What the U.S. Can Learn From Europe's All-Out Uberwar

European labor strikes may not win much for traditional taxi drivers—across the Atlantic or in the States.

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Luke MacGregor/Reuters

Labor protests are such a regular part of life in Europe that it's hard to know what to make of the widespread taxi strikes aimed at the ride-hailing service Uber today. Even as taxi drivers planned a protest in Paris, for example, French rail workers were conducting a strike over a railway-system reorganization. London railway station workers enjoyed a similar strike last month. Milan did these same Uber strikes last month.

In fact, while strikes against employers (economic strikes) have fallen dramatically in Europe since the 1980s, according to one study, general strikes over government policies have risen across the continent (even accounting for perma-striking Greece).

By and large, their counterparts in the U.S. have not taken the leap from sulk to strike. One exception is Boston, where taxi drivers circled Beantown Uber HQ one day last month, clogging traffic. While Boston Globe columnist Tom Keane thinks the city will fight to protect its monopoly on taking people places, Uber went ahead and soft-launched UberBOAT, which is pretty much what it sounds like. Boston Mayor Martin J. Walsh wants a rideshare regulation resolution by July.

Philippe Wojazer/Reuters

So whose approach is more effective: Continental or Colonial?

In London, striking taxis didn't prevent anyone from hailing a car late in the afternoon. (The new UberTaxi service launched today was harder to come by.) In fact, the strike had the opposite effect on app-based ride-hail demand. In Britain, Uber enjoyed an 850 percent increase in user registrations during the strike, according to the New York Times. In Paris, Uber offered costumers a 50 percent discount.

Whether Parisian strikes might work any better against Chauffeur-Privé (French Uber, basically) isn't clear, but the numbers would seem to argue against it. There may be as many as 10,000 ride-share car and motorcycle drivers operating in France today—a figure smaller than but on the same order as France's 55,000 professional licensed taxi drivers.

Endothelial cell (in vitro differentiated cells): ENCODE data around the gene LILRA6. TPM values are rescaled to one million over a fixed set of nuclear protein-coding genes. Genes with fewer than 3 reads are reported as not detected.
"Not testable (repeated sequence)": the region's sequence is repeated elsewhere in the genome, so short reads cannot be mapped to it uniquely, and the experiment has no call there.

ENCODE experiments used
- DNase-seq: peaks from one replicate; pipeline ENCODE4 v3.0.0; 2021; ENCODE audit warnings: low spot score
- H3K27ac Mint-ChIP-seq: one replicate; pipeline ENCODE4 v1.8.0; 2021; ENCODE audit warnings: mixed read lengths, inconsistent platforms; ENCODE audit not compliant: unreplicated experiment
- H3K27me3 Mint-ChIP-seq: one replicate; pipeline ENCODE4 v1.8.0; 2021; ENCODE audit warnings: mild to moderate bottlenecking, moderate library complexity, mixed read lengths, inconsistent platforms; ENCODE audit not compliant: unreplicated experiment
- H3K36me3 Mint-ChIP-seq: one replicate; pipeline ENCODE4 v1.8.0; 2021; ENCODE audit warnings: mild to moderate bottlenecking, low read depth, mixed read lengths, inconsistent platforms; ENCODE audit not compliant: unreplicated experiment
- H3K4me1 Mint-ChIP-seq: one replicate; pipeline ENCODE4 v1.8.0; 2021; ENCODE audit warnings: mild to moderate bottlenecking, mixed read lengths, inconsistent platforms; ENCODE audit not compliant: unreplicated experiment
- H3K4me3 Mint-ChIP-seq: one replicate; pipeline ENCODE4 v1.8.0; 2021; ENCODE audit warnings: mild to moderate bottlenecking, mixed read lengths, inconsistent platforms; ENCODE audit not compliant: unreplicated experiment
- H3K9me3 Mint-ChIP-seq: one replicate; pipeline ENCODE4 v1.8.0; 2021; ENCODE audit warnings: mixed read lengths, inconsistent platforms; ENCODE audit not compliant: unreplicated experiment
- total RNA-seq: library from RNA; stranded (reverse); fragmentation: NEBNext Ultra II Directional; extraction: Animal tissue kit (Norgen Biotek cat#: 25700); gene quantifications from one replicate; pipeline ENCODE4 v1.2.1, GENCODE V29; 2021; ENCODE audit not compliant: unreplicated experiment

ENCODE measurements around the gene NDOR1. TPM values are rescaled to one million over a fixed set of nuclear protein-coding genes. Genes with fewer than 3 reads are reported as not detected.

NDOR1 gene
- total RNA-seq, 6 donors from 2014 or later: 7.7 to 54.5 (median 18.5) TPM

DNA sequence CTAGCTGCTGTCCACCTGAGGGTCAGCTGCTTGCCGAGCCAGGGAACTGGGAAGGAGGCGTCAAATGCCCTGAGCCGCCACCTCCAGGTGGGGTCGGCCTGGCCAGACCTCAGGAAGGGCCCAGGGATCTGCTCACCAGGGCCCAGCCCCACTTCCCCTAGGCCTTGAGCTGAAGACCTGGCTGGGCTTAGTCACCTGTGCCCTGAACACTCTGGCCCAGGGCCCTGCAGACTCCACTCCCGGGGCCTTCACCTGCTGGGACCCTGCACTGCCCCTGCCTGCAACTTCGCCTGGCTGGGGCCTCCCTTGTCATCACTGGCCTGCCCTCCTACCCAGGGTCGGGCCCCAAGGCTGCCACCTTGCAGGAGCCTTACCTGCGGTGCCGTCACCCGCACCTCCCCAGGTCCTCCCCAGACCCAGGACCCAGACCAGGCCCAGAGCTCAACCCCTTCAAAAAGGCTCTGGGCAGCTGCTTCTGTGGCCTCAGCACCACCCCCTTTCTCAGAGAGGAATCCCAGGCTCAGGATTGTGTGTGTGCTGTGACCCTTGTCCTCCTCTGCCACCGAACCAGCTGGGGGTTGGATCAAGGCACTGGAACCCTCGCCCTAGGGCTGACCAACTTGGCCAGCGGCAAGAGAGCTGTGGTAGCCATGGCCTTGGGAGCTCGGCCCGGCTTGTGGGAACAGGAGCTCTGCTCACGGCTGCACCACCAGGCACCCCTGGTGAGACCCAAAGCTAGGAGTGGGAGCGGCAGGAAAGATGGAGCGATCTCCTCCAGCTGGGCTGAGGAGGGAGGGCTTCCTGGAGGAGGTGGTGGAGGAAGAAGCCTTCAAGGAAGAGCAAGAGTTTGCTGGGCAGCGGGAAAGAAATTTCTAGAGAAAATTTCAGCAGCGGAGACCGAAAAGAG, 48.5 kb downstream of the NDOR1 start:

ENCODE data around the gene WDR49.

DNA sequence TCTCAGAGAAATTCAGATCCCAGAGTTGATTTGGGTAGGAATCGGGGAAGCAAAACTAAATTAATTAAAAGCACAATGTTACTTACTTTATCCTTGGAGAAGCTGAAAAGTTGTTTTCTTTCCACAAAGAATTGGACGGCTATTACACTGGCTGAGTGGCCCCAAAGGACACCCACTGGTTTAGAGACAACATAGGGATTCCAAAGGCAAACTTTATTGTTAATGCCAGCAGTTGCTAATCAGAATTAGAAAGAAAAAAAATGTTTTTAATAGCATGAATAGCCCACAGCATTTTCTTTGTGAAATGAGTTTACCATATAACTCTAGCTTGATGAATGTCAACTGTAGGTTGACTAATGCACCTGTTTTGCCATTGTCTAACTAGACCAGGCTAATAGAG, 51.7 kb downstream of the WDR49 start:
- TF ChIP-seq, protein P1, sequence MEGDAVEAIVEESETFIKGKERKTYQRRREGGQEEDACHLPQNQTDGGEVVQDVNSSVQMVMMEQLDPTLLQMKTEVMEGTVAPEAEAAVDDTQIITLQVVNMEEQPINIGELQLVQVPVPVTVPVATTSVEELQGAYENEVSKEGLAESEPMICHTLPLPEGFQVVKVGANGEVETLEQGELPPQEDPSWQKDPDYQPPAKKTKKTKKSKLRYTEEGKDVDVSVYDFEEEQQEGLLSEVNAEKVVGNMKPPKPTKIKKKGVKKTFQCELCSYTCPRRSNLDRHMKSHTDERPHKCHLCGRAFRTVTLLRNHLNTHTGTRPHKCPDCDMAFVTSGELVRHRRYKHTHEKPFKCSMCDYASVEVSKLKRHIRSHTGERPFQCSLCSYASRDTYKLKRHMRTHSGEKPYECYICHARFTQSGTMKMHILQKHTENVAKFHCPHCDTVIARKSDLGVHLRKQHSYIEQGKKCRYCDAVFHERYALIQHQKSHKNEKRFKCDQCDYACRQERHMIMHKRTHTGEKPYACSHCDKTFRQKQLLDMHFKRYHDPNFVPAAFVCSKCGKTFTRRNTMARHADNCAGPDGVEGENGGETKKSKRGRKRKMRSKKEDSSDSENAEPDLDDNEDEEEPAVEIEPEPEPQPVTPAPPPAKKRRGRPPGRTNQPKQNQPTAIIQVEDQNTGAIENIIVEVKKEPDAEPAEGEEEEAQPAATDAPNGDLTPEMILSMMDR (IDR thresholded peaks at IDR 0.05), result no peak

If strikes aren't the way to go about stopping hailing apps—assuming that you want to do that—is there another option? Or at least a solution to keep the peace between traditional taxi drivers and people who put pink mustaches on their cars?

"Not really," says Daniel Harsha, associate director of communications for the Ash Center for Democratic Governance and Innovation at Harvard. "The economic disruption is so new. Cities are still trying to figure out how to balance it."

Luke MacGregor/Reuters 

According to the Ash Center, most U.S. municipalities haven't gone the route of issuing cease-and-desist letters to so-called transportation network companies like Uber and Lyft (which haven't stopped these services any better than strikes anyway). Cities such as Chicago, Minneapolis, and Seattle—and states including California and Arizona—have passed or proposed measures to reclassify and regulate hailing-app services. Other municipalities are taking a more hostile posture. 

North Carolina is taking a novel approach. In 2013, the state legislature passed a wide-ranging but ambiguous restriction prohibiting cities from regulating ride-sharing. "Nothing in this section shall authorize a city to regulate and license digital dispatching services for prearranged transportation services for hire," reads the relevant section of the law in its entirety.

While the bill preserves that regulatory right for the state, the law itself says that it aims to "stimulate job creation" and "eliminate unnecessary regulation." North Carolina may simply want to leave Uber alone.

Cities such as Charlotte and Raleigh (where Uber currently operates) preserve the right to regulate many aspects of "passenger vehicle for hire" service: traditional taxis. Some of these regulations also apply to the so-called digital-dispatch services (a term that is not defined by law). Setting vehicle age limits is one example.

But cities in North Carolina cannot force Uber drivers to be licensed taxi operators, much less ban Uber outright. That seems to be bringing taxi drivers, city officials, and ride-sharing services to the table, at least in Charlotte. While that's not the answer that taxi drivers worldwide are hoping to hear, it may be the best model for reaching a resolution yet.

 

About the Author

  • Kriston Capps is a staff writer at CityLab. He was previously a senior editor at Architect magazine, and a contributing writer to Washington City Paper and The Washington Post.